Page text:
Tongue thrusting, also known as orofacial muscular imbalance, is a condition in which the tongue protrudes from the mouth during swallowing and speaking. In some cases, the tongue will also protrude from the mouth when at rest. Tongue thrusting is common in children under age four, but can become a concern after that age. Tongue thrusting may affect speech and teeth alignment if not addressed.
Children may be more prone to tongue thrusting due to hereditary factors. Certain types of artificial nipples and prolonged thumb sucking behaviors may also contribute to tongue thrusting. Allergies, nasal congestion, and other conditions affecting breathing may also increase the occurrence of tongue thrusting behaviors as individuals compensate for the obstruction by holding the tongue lower in the mouth.
Tongue thrust has been associated with movement of the teeth, and has been linked to the development of anterior open bites and other types of malocclusion. While tongue thrust during swallowing has shown to exert pressure on the teeth, tongue thrust while resting has been noted as an even larger contributor to orthodontic conditions. The misalignment caused by tongue thrusting can affect the way words are pronounced, causing a speech impediment. Malocclusions can also cause jaw pain, headaches, and ear pain. In addition to these complications, the misalignment and speech problems caused by tongue thrust can also affect an individual’s self esteem and relationships with others.
Correcting bite patterns will sometimes correct the positioning of the tongue. This can be done using braces in some cases. Cases in which open bite patterns are more extreme may require the use of temporary anchorage devices, surgery, or tooth extractions. If jaw and tooth alignment is found to be correct, nighttime mouth guards and visits with an oral physiotherapist may be sufficient to correct tongue thrusting behaviors.
If tongue thrusting behaviors are not addressed after bite patterns have been corrected, teeth will usually shift back to the original position. Follow up treatment for tongue thrusting may include visits with an oral physiotherapist and use of specific types of retainers. A wrap around retainer with a hole in the top often provides two types of support. The retainer serves to prevent teeth from shifting back to the original position, and the hole presents a diversion from the tongue which can prevent the tongue from falling between the teeth while at rest.
X-rays, also known as orthodontic radiographs, are an important tool for assessing a patient’s jaw, mouth, and bone health. There are several different types of X-rays used in dentistry and orthodontics. It may be necessary for orthodontists to use a few different types of X-rays in order to get a full picture of the patient’s mouth and facial structure before recommending treatment.
When an X-Ray is being taken, a beam of radiation passes through the body and hits either a sensor or a piece of film. Dense tissue such as bone and teeth will not allow the radiation to pass through, so it shows as a white or light image on the film. Softer tissues and areas of lower density allow the radiation to pass through, so it shows as a darker image on the film. Analyzing the darker and lighter spots on an X-Ray gives orthodontists an idea of the tooth and bone health of a patient.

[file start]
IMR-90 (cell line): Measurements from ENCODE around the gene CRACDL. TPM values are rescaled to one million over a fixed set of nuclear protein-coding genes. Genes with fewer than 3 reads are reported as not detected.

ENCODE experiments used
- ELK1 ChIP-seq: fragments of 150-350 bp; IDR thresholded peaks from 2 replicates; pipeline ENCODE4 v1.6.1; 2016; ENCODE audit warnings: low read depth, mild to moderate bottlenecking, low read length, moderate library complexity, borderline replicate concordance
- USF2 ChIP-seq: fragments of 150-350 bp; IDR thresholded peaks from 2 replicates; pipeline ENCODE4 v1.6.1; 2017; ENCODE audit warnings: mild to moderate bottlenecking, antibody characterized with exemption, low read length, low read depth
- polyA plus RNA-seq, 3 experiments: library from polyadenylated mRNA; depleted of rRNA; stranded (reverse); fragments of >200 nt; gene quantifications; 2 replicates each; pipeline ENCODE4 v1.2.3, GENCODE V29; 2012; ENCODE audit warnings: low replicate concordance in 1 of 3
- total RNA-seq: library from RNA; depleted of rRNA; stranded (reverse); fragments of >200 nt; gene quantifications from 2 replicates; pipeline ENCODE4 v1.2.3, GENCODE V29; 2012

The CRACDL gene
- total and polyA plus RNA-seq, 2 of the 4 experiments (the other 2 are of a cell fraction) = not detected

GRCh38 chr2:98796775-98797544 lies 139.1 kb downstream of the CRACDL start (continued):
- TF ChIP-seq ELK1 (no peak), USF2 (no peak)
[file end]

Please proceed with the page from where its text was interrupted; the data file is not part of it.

There are two main types of X-rays used in general dentistry and orthodontics. Intraoral X-rays are taken of the inside of the mouth. Extraoral X-rays are taken outside of the mouth. There are several different types of X-rays that fall into these two categories that are used for different purposes in orthodontics and dentistry.
Common types of intraoral X-rays which are used by orthodontists and dentists include:
Common types of extraoral X-rays that orthodontists or dentists may order include:
The primary use of X-rays in orthodontic applications is to help orthodontists diagnose problems like impactions, misalignments of the teeth, and asymmetries of the jaws. Comparing and analyzing different types of X-rays such as panoramic X-rays and periapical X-rays helps orthodontists get a well-rounded picture of the tooth and jaw structure so that proper treatment can be administered. X-rays can also be used throughout orthodontic treatment to evaluate progress and make corrections as needed. Although not a primary application, X-rays taken by orthodontists may also reveal health conditions such as abscesses and tumors in the head that can save patient’s lives.Baby teeth, also called primary or milk teeth, serve an important function in the development of permanent tooth placement. If baby teeth are pulled too soon or stay in place for too long, it can adversely affect the eruption pattern and alignment of the permanent teeth. It is important to speak to an orthodontist before making any decisions about baby tooth extractions.
Baby teeth are typically lost at certain ages. These ages may vary slightly from child to child, but should follow a certain pattern that corresponds to the pattern of permanent tooth eruption. If a child begins to lose teeth in a pattern that is outside of the normal eruption schedule, it may cause crowding in the mouth or misalignments. If a child goes several years over the normal tooth loss schedule, it may delay permanent tooth eruption or cause existing permanent teeth to shift into unnatural placements.
Baby teeth are generally lost around the following ages: